Tuesday, January 30, 2007

Nurse midwives and direct entry midwives

Continuing in the same vein as the discussion of "medwives" vs. midwives, I note that the January issue of the Journal of Midwifery and Women's Health has a review of Robbie Davis-Floyd's new book, Mainstreaming Midwives: The Politics of Change (Robbie Davis-Floyd, Christine Barbara Johnson, Routledge, New York, 2006). The book examines the growth of direct entry midwifery in the US. The review is written by a CNM who feels that the book stereotypes nurse midwives:
The stereotype of the CNM/CM as a medicalized, technology-dependent midwife is reinforced by statements such as the following:

“[MANA members] affirm that an attitude of trust on the part of the midwife fosters and facilitates the mother’s ability to trust and believe in herself, noting that many hospital-trained midwives prefer to rely on the information generated by the electronic fetal monitor and the sense of security that if a crisis arises, full-scale assistance is right around the corner.”

... Although the old adage states you can’t judge a book by the cover, Mainstreaming Midwives seems to belie the fact. The cover illustration shows a pregnant woman flanked by a midwife on either side. One midwife wears a white lab coat, a stethoscope around her neck, and carries a patient file in her hand, while the other wears a casual flowing dress, sandals, and carries a birth bag... Rather than motivating midwives to unify against the marginalization of their profession, the book further polarizes their positions.

...Direct-entry midwives (DEMs) are portrayed as social activists and CNMs/CMs as health professionals ... Styles attributed to CNM/CM health professionals include conducting professional meetings, strict adherence to charting and documentation, small earrings that attract no attention, fluorescent lights, fake flowers, machines that go beep, and language that is reserved and unimaginative. Contrasted with this are DEM birth activists who enjoy goddess gatherings, newsletters bearing poetry, vegetarian diets, recycling at all gatherings, dangling earrings and Birkenstocks, candles and real flowers, and sensational, catchy language... [C]omparisons such as these serve to widen, rather than bridge, the schism between CNMs/CMs and DEMs.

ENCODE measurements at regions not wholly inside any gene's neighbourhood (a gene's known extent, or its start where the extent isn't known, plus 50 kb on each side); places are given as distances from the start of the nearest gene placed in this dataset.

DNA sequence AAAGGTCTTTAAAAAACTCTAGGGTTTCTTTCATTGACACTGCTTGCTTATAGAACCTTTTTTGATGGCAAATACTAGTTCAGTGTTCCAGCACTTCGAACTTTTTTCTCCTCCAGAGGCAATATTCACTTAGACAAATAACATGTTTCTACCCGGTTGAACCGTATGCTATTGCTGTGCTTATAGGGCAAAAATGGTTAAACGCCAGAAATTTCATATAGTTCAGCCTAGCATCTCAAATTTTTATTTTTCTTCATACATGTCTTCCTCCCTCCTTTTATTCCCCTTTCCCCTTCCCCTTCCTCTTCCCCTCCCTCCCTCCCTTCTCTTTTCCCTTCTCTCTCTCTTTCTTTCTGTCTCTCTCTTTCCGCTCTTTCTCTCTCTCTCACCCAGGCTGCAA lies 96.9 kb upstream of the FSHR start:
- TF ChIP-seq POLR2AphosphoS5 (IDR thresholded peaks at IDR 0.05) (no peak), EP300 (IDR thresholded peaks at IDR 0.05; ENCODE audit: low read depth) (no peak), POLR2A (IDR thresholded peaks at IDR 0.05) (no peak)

... Rising out of these struggles is the controversy over educational preparation for competent midwifery practice... Portraying ACNM as valuing midwifery education only when it is obtained at the university level, one interviewee quoted lauds the apprenticeship model of midwifery education as “building an inherent knowledge and intuition base so that the midwife learns to trust that whatever she needs at that time is available to her.” ... The authors acknowledge, however, that apprentice-trained midwives may practice for years before they “encounter enough complications and dangers to begin to take more seriously their responsibility to acknowledge and deal with risk.”
The reviewer suggests an interesting compromise:
...Perhaps the answer lies in the way our Canadian sister midwives solved their disagreement over midwifery education and practice. The direct-entry midwives agreed to university education at the baccalaureate rather than graduate level, and the nurse-midwives agreed to preserve a modified apprenticeship model of education. Canadian midwives educated since the new legislation attend births in all settings during their training. Following licensure, they are supported by law and reimbursed for attending births in any setting. The ability of the Canadian midwives to unify in designing this practical model has significantly contributed to the mainstreaming of midwifery in Canada. If we consider their example, US midwives may be able to break the current impasse by melding idealism and pragmatism for the greater good.


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